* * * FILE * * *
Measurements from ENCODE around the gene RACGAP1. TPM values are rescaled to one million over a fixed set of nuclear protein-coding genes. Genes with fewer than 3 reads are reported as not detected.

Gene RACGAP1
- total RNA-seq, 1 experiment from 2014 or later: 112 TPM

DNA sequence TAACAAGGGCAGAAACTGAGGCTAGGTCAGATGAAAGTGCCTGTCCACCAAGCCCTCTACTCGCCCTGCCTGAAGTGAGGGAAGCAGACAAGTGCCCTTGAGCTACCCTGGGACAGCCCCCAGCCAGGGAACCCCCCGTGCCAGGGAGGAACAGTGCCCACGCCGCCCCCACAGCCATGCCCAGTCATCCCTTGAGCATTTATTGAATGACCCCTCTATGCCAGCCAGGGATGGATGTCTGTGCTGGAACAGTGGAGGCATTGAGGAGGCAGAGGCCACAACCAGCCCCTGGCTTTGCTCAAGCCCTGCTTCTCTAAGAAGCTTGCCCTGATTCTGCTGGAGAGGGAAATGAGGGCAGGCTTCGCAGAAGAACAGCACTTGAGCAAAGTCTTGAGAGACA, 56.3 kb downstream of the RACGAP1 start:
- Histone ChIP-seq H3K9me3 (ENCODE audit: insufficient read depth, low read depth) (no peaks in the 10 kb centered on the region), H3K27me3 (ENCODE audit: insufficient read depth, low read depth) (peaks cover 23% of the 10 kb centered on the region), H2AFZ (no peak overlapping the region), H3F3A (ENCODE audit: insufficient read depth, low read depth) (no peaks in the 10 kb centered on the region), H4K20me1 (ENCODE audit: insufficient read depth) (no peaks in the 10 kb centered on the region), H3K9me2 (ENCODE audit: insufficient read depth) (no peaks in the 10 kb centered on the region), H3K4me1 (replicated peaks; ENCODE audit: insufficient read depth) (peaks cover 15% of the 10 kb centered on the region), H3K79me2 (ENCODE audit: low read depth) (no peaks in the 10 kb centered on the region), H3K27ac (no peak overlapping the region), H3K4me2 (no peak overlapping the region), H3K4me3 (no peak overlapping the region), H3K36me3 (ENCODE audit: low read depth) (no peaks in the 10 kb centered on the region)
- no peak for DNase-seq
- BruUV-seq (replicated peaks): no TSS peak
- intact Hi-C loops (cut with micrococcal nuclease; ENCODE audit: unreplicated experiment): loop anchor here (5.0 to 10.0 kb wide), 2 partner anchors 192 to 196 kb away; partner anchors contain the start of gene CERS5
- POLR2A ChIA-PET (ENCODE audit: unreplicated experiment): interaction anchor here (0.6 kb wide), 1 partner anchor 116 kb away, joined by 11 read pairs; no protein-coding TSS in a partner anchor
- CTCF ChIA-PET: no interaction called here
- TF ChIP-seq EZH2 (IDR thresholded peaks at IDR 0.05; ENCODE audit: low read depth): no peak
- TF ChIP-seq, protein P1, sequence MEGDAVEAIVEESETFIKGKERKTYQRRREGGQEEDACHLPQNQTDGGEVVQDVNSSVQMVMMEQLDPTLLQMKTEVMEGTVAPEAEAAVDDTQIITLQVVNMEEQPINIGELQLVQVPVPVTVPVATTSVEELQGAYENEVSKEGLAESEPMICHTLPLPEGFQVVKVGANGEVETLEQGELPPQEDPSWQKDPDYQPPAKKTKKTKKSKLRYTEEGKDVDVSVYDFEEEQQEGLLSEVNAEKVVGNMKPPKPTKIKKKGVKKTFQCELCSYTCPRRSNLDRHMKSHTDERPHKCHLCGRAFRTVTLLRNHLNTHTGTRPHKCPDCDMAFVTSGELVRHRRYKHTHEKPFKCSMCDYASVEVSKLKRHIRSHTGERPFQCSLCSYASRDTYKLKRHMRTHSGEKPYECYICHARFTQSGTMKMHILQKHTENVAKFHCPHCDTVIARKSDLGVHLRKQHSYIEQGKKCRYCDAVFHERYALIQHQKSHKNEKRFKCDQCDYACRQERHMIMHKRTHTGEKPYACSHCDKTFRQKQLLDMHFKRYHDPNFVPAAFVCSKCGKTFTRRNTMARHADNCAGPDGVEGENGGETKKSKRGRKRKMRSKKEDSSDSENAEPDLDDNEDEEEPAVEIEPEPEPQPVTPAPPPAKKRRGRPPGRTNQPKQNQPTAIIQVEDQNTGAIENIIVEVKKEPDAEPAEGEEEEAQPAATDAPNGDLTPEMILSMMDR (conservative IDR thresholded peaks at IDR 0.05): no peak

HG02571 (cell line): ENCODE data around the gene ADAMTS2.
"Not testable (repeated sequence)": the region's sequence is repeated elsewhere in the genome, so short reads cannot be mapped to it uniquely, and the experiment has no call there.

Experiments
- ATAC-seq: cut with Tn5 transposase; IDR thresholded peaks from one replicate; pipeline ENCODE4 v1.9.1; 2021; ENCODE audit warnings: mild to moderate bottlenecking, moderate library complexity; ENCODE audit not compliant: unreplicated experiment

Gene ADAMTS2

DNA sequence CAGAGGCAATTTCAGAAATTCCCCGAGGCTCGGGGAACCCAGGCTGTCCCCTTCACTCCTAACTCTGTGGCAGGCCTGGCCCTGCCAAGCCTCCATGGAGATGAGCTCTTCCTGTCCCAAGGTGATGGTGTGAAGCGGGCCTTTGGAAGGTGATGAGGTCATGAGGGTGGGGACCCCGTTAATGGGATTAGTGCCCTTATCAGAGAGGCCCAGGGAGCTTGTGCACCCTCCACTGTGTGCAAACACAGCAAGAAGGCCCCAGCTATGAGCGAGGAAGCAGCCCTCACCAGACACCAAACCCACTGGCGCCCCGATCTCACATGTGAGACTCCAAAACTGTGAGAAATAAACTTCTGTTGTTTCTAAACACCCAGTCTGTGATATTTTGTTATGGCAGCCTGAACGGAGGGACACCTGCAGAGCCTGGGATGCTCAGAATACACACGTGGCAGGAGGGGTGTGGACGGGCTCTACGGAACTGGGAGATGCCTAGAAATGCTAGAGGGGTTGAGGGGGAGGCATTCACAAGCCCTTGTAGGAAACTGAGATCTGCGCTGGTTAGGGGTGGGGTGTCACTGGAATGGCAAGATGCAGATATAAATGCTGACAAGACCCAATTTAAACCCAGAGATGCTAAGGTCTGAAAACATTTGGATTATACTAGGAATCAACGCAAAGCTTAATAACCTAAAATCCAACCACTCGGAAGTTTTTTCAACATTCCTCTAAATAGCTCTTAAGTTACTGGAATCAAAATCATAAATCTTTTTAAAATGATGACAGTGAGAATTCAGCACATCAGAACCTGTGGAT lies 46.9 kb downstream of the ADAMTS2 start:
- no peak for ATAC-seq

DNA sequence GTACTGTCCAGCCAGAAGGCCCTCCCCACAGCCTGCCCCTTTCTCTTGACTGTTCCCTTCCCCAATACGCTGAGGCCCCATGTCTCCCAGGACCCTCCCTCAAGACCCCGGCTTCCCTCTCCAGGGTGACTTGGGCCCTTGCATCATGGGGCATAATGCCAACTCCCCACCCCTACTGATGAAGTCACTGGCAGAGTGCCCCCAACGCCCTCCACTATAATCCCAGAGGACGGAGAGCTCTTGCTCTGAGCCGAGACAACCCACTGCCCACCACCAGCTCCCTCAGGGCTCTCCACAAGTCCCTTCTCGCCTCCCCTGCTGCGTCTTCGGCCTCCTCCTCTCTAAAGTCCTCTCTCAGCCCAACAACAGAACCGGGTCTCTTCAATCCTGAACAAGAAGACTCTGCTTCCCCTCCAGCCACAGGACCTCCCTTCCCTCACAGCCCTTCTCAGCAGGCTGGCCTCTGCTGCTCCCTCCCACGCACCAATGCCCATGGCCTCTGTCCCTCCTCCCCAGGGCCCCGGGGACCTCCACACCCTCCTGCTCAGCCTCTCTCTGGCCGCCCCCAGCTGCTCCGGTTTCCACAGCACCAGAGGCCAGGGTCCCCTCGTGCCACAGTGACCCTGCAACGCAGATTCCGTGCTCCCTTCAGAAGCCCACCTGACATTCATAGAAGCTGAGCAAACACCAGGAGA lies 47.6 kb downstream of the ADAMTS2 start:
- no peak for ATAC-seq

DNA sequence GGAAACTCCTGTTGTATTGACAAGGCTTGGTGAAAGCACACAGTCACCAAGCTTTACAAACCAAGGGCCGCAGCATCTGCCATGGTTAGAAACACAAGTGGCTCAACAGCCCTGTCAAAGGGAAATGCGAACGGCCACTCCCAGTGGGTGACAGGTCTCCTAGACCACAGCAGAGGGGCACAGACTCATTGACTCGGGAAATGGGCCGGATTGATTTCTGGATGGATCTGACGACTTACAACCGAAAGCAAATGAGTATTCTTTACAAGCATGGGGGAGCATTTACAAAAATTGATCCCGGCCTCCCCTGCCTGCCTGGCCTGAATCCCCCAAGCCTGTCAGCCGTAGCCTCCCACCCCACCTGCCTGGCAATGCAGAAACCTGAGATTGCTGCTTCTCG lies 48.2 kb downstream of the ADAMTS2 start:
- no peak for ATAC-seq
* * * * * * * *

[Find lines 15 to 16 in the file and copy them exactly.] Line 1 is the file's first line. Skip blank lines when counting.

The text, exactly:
Experiments
- ATAC-seq: cut with Tn5 transposase; IDR thresholded peaks from one replicate; pipeline ENCODE4 v1.9.1; 2021; ENCODE audit warnings: mild to moderate bottlenecking, moderate library complexity; ENCODE audit not compliant: unreplicated experiment